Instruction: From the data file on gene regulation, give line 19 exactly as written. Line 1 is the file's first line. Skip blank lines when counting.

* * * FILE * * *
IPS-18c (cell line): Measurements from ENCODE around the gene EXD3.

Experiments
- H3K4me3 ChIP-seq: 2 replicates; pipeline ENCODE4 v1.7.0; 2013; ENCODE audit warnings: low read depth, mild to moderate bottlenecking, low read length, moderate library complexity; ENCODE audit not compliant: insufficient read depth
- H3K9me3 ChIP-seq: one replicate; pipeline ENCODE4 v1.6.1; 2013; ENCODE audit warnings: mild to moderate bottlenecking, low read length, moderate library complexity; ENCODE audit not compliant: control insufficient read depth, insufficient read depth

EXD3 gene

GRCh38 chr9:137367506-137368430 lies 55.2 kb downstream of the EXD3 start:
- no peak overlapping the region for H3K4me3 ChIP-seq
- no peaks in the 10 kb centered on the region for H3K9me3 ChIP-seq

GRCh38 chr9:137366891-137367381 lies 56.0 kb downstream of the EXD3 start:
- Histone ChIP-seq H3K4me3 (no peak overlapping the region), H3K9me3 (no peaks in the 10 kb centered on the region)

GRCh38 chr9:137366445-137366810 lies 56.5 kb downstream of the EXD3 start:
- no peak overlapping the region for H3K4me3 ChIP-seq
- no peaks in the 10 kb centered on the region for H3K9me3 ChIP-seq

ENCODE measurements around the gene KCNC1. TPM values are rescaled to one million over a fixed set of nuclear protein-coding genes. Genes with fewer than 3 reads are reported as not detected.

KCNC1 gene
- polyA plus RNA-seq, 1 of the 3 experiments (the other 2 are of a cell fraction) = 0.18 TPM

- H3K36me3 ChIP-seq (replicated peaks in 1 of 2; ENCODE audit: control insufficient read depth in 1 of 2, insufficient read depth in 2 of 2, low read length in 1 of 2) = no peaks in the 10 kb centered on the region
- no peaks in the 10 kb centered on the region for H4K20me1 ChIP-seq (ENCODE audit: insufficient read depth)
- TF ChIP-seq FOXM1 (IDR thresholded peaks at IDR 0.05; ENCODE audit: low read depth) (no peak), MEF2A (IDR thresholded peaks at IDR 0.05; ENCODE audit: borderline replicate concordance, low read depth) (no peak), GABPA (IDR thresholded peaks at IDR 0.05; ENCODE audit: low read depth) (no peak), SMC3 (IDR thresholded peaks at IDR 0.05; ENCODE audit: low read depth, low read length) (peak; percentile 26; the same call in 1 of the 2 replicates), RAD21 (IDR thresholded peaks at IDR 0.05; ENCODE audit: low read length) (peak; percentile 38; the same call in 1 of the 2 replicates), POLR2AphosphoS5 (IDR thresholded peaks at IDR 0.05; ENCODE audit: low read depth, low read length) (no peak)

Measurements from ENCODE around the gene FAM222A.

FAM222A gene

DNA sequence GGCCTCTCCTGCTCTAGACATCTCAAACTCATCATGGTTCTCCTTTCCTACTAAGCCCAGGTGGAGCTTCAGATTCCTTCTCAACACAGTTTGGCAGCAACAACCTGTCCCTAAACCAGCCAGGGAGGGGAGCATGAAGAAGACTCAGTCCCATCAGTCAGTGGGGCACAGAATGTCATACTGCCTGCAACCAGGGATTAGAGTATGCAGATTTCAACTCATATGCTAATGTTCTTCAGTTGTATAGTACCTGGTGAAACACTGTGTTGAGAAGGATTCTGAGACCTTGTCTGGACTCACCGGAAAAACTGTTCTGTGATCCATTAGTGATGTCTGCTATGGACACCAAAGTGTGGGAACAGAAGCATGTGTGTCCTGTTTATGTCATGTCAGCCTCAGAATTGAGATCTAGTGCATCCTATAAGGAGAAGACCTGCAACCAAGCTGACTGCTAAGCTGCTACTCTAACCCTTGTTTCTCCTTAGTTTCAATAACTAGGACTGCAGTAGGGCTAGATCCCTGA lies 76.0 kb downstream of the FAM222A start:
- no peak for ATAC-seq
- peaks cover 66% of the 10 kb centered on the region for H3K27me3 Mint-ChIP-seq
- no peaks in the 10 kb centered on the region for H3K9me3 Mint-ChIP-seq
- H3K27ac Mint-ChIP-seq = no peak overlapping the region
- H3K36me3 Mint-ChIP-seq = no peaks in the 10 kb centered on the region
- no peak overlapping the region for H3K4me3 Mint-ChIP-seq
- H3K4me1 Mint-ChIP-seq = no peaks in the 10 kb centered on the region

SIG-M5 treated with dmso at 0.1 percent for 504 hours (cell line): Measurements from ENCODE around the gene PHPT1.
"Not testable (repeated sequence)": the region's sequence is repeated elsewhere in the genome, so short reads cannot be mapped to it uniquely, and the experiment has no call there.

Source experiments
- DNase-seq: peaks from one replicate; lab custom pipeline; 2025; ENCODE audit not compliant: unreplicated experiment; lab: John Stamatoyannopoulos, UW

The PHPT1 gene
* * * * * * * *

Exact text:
- TF ChIP-seq FOXM1 (IDR thresholded peaks at IDR 0.05; ENCODE audit: low read depth) (no peak), MEF2A (IDR thresholded peaks at IDR 0.05; ENCODE audit: borderline replicate concordance, low read depth) (no peak), GABPA (IDR thresholded peaks at IDR 0.05; ENCODE audit: low read depth) (no peak), SMC3 (IDR thresholded peaks at IDR 0.05; ENCODE audit: low read depth, low read length) (peak; percentile 26; the same call in 1 of the 2 replicates), RAD21 (IDR thresholded peaks at IDR 0.05; ENCODE audit: low read length) (peak; percentile 38; the same call in 1 of the 2 replicates), POLR2AphosphoS5 (IDR thresholded peaks at IDR 0.05; ENCODE audit: low read depth, low read length) (no peak)